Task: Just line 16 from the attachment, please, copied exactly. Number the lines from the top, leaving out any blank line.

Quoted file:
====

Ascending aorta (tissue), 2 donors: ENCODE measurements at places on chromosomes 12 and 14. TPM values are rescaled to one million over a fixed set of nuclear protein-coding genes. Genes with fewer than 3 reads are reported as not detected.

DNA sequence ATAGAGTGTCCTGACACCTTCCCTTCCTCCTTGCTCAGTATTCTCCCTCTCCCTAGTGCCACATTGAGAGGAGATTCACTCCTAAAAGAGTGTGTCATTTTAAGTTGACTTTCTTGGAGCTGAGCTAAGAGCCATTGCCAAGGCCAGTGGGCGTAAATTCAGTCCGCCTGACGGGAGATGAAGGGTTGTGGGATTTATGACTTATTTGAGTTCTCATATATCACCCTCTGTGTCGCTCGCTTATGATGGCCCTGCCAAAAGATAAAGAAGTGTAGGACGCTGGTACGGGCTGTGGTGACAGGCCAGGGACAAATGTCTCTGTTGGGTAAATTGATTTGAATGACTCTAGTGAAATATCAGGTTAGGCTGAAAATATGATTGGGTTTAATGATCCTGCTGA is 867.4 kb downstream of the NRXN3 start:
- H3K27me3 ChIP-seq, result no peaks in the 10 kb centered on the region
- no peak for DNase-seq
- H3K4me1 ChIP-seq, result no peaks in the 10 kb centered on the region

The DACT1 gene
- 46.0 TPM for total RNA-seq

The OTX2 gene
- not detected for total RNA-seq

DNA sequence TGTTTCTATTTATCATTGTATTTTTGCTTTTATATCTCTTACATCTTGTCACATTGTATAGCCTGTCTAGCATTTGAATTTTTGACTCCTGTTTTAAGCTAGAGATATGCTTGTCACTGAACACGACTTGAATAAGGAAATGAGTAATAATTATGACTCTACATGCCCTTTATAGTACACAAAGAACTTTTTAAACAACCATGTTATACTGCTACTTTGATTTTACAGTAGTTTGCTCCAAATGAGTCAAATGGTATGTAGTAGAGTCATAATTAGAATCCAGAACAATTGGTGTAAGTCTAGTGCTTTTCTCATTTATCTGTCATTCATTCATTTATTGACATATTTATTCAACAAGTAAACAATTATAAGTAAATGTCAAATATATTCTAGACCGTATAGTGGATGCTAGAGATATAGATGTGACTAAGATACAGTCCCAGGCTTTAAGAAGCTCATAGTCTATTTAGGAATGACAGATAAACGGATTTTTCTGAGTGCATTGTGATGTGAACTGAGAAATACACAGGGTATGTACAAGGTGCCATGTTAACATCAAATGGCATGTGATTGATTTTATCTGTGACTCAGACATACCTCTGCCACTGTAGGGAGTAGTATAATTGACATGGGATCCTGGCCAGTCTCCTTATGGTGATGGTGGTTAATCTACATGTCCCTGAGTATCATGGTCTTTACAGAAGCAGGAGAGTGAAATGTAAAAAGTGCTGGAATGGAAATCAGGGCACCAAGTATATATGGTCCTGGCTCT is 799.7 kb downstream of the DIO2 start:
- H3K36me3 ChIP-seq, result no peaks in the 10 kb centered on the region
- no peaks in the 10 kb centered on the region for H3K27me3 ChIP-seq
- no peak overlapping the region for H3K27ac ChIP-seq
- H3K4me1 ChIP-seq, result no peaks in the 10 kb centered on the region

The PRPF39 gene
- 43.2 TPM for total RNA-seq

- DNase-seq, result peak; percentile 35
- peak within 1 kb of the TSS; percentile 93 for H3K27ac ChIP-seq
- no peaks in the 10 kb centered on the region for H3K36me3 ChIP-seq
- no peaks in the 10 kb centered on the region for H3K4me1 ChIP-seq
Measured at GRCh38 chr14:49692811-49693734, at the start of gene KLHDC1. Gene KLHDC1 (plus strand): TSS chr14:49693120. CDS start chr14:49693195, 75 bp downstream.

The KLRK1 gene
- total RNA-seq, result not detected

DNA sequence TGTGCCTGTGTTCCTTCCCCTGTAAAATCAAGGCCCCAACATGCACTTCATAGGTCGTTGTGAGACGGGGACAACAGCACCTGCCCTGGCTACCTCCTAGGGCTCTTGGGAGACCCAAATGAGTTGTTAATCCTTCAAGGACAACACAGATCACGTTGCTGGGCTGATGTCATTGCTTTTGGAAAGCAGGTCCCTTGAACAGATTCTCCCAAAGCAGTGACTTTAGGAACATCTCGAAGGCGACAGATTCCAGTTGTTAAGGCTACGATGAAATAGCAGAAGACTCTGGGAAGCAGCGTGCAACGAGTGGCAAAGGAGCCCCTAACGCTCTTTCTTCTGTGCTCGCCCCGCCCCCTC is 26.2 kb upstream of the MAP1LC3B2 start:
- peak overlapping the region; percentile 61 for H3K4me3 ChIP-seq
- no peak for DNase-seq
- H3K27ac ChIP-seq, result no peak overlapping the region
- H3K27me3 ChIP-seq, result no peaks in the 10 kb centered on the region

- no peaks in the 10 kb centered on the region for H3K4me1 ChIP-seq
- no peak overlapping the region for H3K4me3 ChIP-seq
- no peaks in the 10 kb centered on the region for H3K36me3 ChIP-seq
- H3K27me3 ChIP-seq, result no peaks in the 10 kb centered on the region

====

- 43.2 TPM for total RNA-seq